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Uncommon Scents

In the 1970s, gasoline wasn't the only precious fluid Americans lined up to buy. Now Halston's beloved signature scent is making a comeback.

Author Sarah Horne Photography Fred W. Mcdarrah

FASHION PLAY Halston and Elsa Peretti’s perfume bottles

IN THE DREARIEST HOURS of the 1970s, when oil prices were as high as the hemlines, Halston’s shirt dress made him the ultimate American sportswear designer. It was the embodiment of minimalism, but with a sexy wink—equal parts Jackie Kennedy and Bianca Jagger. Halston defined ’70s fashion in the same way that Andy Warhol (a friend of the designer’s) epitomized the art world, and his self-titled fragrance became the second-best-selling of all time.

In 1984, six years before his death, Roy Halston Frowick lost the right to his name—and his legacy. Money men swooped in to divide the spoils, resulting in an endless string of déclassé licensing deals. An unlikely hero arrived in the person of movie mogul Harvey Weinstein, who acquired the brand in 2007, leading to hopes that it would once again attire moneyed beauties and lend bankable stars that cool, decadent whiff of Studio 54.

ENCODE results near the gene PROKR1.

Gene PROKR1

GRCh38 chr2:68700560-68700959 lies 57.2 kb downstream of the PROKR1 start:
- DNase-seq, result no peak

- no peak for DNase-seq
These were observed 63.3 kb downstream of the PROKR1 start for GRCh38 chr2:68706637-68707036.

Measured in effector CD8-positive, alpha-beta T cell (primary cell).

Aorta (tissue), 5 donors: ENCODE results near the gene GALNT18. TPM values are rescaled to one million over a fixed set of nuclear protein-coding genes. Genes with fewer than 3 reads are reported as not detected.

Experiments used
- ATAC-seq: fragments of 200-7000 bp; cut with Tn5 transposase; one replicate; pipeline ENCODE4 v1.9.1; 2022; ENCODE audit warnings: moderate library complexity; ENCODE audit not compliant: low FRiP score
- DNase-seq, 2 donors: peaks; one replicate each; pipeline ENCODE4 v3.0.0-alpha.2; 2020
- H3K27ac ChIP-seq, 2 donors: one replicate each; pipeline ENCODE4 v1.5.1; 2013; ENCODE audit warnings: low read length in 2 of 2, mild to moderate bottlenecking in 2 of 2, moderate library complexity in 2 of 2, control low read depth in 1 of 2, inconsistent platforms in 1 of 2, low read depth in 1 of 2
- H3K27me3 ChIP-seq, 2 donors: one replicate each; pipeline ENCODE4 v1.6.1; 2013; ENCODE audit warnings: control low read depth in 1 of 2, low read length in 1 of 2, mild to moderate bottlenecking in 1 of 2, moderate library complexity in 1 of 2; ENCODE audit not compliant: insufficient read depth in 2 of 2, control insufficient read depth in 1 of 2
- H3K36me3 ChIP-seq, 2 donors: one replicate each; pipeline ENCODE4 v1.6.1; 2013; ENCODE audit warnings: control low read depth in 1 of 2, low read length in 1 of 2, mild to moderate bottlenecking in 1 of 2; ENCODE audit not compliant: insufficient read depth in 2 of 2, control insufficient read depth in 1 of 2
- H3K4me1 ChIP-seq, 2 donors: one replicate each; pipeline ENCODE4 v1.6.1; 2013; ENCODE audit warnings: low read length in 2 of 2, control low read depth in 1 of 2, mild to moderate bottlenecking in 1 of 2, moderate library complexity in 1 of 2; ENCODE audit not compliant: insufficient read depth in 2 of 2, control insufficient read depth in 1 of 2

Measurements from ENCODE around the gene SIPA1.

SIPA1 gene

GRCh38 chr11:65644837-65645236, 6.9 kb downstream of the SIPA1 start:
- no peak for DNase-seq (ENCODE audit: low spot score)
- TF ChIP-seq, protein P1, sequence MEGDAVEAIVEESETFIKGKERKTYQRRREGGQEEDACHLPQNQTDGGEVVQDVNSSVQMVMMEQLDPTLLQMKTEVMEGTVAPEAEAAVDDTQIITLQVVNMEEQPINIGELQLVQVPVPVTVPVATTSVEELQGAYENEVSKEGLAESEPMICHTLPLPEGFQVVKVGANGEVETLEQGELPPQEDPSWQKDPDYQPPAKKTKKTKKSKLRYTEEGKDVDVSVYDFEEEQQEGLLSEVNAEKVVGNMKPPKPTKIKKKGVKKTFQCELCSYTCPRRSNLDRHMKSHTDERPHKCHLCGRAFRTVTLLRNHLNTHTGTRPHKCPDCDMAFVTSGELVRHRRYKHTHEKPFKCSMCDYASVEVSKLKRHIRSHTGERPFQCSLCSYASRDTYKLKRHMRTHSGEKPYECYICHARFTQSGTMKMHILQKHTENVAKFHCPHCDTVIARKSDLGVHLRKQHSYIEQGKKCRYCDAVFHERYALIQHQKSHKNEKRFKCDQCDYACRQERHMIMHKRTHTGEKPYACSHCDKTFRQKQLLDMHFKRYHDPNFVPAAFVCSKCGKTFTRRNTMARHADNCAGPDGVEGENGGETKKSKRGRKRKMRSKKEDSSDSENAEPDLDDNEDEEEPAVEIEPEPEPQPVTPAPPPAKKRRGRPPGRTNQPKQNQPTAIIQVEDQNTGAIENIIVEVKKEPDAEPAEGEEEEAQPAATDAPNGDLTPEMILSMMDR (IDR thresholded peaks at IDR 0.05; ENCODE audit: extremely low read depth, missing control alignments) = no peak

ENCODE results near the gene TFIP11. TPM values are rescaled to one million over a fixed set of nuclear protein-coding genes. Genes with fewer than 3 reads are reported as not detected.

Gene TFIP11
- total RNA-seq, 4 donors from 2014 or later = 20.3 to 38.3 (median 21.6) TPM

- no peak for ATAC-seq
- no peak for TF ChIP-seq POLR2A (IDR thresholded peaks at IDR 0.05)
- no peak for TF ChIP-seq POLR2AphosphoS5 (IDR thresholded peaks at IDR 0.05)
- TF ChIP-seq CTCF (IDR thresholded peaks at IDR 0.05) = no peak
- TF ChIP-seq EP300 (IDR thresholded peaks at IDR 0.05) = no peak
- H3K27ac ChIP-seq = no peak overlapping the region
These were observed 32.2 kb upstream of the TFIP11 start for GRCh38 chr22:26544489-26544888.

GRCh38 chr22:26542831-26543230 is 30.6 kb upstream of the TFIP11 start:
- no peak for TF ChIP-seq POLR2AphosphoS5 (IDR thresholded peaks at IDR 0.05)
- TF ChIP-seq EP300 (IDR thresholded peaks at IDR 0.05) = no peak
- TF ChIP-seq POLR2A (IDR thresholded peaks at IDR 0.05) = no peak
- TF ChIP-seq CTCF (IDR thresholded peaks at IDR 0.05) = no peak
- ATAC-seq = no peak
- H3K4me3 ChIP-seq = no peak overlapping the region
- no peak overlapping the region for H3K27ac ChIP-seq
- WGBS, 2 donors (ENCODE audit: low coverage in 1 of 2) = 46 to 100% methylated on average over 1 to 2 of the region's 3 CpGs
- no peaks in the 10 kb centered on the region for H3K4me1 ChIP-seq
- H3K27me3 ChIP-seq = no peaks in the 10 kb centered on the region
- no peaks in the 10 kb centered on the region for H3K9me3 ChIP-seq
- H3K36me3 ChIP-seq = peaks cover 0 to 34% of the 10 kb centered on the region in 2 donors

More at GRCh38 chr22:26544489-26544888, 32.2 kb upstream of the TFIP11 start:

Since its relaunch, Halston has been quietly gaining momentum. When the Spring 2010 collection debuts this month in New York under the creative direction of Marios Schwab, the front row will get a preview of Pure Metallic, Halston’s revamped fragrances for men and women, in platinum-finished versions of the bottles originally created by jewelry designer Elsa Peretti. And just like in the ’70s, a dab at the neck may be just the thing to stave off recession fatigue.

SARAH HORNE is a lover of all things fashion—except for the romper fad.

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